Though some chrysanthemums produce an insecticide called pyrethrum, there are many other ornamental varieties that make little or none of this substance. This leaves the plant open to insect infestation, especially if it is grown in an area where broad-spectrum insecticides have killed all natural predators of chrysanthemum pests. Homemade and commercially prepared insecticides can help protect these flowers against unwanted visitors.
Chrysanthemums in the Garden
These late-blooming perennials tend to resist disease and mortality from insects when planted in well-drained, rich soil with plenty of sun. If the garden has been planted to attract predatory or parasitic insects to control the insects that commonly attack plants, chances are you'll have no problems keeping the chrysanthemums healthy. If not, there are several pests that find chrysanthemums tasty.
Aphids and spider mites do the most damage to chrysanthemums. Aphids gather at nodes and around buds. Mites hide on the underside of the leaves, spinning protective webs. At first, they are noticeable only for the yellow pin-pricks on the leaf surface. Both these insects suck the vital moisture and nutrients from the plant, leaving it vulnerable to drought and disease. Caterpillars chew on leaves and buds to store up energy before cocooning, but leave the plant alive. Leaf miners make little pale green tunnels in the leaves, and only extreme infestations affect plant health.
First, decide if the insect is a true threat. Spider mites and aphids will only multiply until the cold weather hits, so your chrysanthemums may need your help. Drench the plant in a quart of water mixed with a teaspoon of dishsoap. If the weather is consistently under 80 degrees Fahrenheit, you may add a teaspoon of vegetable oil to this mixture for long-term control. Parasitic wasps (Diglyphus intermedius) have proven to keep leaf miners in check. Powdered applications of the selective bacteria Bacillus thuringiensis will control caterpillars.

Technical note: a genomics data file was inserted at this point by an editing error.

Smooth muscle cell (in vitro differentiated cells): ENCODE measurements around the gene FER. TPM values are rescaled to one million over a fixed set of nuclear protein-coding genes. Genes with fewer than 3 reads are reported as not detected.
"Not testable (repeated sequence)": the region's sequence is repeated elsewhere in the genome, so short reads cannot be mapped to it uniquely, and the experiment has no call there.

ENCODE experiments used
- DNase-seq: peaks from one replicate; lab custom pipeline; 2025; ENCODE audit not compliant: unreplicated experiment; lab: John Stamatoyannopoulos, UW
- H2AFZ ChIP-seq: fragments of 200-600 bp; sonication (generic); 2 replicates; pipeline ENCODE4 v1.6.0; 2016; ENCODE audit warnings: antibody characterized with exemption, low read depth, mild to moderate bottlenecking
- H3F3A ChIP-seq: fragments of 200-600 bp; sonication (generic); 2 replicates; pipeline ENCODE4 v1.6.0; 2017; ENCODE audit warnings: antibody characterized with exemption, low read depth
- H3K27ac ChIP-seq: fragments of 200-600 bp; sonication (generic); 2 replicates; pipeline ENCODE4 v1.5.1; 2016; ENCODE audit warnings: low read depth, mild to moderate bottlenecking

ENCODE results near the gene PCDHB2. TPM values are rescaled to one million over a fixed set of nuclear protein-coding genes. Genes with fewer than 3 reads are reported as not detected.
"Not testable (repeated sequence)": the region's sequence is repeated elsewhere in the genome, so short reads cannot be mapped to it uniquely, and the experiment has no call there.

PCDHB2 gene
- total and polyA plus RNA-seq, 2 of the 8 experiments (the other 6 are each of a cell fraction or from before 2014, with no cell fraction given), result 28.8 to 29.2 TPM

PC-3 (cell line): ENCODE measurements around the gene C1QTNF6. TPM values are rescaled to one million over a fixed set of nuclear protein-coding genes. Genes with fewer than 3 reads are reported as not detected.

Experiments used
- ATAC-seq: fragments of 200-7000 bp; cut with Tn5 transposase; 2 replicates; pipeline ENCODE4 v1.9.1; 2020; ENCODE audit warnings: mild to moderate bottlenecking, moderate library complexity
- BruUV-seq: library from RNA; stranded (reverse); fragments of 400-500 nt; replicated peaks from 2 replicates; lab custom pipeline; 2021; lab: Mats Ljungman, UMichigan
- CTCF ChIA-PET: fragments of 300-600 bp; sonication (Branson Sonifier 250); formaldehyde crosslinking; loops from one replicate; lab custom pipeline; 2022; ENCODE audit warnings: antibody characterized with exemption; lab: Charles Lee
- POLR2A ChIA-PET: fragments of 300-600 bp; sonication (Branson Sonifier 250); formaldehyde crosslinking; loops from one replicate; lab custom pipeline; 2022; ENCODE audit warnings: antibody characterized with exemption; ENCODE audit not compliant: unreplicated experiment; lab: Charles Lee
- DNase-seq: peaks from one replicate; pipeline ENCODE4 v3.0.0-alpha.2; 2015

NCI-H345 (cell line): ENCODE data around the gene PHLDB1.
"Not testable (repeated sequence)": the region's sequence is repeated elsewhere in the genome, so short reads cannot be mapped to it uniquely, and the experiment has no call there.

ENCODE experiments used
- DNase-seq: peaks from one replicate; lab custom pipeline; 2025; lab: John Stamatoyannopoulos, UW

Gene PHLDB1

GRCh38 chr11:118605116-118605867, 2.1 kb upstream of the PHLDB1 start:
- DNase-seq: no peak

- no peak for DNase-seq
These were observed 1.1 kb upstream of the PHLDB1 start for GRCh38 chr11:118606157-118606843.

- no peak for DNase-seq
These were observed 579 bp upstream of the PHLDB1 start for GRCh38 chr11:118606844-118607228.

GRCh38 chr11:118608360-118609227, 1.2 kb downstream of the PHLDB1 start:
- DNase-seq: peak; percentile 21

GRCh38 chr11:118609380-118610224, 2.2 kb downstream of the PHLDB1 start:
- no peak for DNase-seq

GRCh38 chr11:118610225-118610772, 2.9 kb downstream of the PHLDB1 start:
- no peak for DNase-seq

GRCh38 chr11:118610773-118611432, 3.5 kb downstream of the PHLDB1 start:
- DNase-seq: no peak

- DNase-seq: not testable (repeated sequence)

Keep in mind that many chemical insecticides are broad-spectrum, meaning they'll kill your praying mantis as quickly as they will spider mites. This means you'll have to keep re-applying, since there's no line of defense left in case a new infestation crops up. Fort Valley State University Extension Service recommends applications of Diazinon or Malathion for aphids and mites (two teaspoons of either per gallon of water), and Sevin dust for caterpillars.
The insecticide that chrysanthemums are well-known for producing (pyrethrum or, when mixed with other agents, pyrethrins) actually comes primarily from chrysanthemum cinerariaefolium, or Dalmatian flower. This plant is far more daisy-like in appearance than the more popular varieties of chrysanthemums. The insecticide produced in this plant resides exclusively in the buds. It is also a broad-spectrum insecticide; it is not recommended for gardens cultivating predatory insects.